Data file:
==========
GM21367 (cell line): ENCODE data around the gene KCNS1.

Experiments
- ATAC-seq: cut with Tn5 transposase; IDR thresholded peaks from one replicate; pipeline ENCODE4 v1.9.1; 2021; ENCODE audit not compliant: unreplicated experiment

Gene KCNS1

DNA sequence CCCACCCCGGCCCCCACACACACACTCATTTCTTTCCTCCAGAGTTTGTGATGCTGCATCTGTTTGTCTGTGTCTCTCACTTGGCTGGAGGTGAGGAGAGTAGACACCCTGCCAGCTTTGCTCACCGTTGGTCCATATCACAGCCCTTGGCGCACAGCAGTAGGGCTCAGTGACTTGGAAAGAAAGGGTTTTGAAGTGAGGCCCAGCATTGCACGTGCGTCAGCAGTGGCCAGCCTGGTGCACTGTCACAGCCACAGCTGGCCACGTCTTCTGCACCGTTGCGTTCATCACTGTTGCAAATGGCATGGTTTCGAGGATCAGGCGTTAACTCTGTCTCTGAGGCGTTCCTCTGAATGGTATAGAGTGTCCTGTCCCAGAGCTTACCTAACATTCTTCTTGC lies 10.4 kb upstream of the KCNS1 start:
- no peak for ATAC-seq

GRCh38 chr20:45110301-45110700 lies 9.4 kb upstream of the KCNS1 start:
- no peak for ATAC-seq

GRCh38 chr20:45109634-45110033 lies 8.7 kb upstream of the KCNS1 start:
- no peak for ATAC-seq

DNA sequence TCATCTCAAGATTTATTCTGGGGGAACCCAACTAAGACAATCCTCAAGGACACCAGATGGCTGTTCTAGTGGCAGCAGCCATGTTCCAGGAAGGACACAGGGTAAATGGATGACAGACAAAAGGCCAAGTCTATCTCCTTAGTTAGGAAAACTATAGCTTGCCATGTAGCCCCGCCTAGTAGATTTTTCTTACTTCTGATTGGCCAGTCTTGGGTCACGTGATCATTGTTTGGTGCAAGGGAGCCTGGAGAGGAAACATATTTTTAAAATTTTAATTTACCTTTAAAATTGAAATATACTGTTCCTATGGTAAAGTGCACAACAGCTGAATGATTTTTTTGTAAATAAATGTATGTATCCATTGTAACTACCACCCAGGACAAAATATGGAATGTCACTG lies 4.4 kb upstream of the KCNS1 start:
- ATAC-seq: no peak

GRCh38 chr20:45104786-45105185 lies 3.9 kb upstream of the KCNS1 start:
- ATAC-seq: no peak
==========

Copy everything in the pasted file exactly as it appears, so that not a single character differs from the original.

GM21367 (cell line): ENCODE data around the gene KCNS1.

Experiments
- ATAC-seq: cut with Tn5 transposase; IDR thresholded peaks from one replicate; pipeline ENCODE4 v1.9.1; 2021; ENCODE audit not compliant: unreplicated experiment

Gene KCNS1

DNA sequence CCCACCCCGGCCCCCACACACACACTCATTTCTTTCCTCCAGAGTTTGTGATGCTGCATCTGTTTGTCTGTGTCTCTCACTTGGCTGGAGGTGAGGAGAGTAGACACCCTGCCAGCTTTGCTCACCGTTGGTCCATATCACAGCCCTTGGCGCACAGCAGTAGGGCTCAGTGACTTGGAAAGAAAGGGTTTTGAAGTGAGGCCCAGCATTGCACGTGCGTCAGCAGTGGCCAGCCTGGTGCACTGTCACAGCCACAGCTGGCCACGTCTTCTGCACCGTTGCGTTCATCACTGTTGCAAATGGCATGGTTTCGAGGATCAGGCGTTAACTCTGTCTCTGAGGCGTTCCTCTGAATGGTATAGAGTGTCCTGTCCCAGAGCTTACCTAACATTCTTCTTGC lies 10.4 kb upstream of the KCNS1 start:
- no peak for ATAC-seq

GRCh38 chr20:45110301-45110700 lies 9.4 kb upstream of the KCNS1 start:
- no peak for ATAC-seq

GRCh38 chr20:45109634-45110033 lies 8.7 kb upstream of the KCNS1 start:
- no peak for ATAC-seq

DNA sequence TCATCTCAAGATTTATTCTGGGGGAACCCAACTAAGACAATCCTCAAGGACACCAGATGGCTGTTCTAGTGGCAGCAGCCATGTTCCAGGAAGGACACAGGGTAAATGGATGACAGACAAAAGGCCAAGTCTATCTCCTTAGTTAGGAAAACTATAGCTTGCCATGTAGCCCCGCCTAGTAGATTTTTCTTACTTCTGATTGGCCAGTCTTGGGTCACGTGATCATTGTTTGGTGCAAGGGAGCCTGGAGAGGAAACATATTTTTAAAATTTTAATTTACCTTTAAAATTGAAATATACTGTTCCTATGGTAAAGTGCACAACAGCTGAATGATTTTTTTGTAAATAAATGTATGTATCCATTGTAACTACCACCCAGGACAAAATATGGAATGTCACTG lies 4.4 kb upstream of the KCNS1 start:
- ATAC-seq: no peak

GRCh38 chr20:45104786-45105185 lies 3.9 kb upstream of the KCNS1 start:
- ATAC-seq: no peak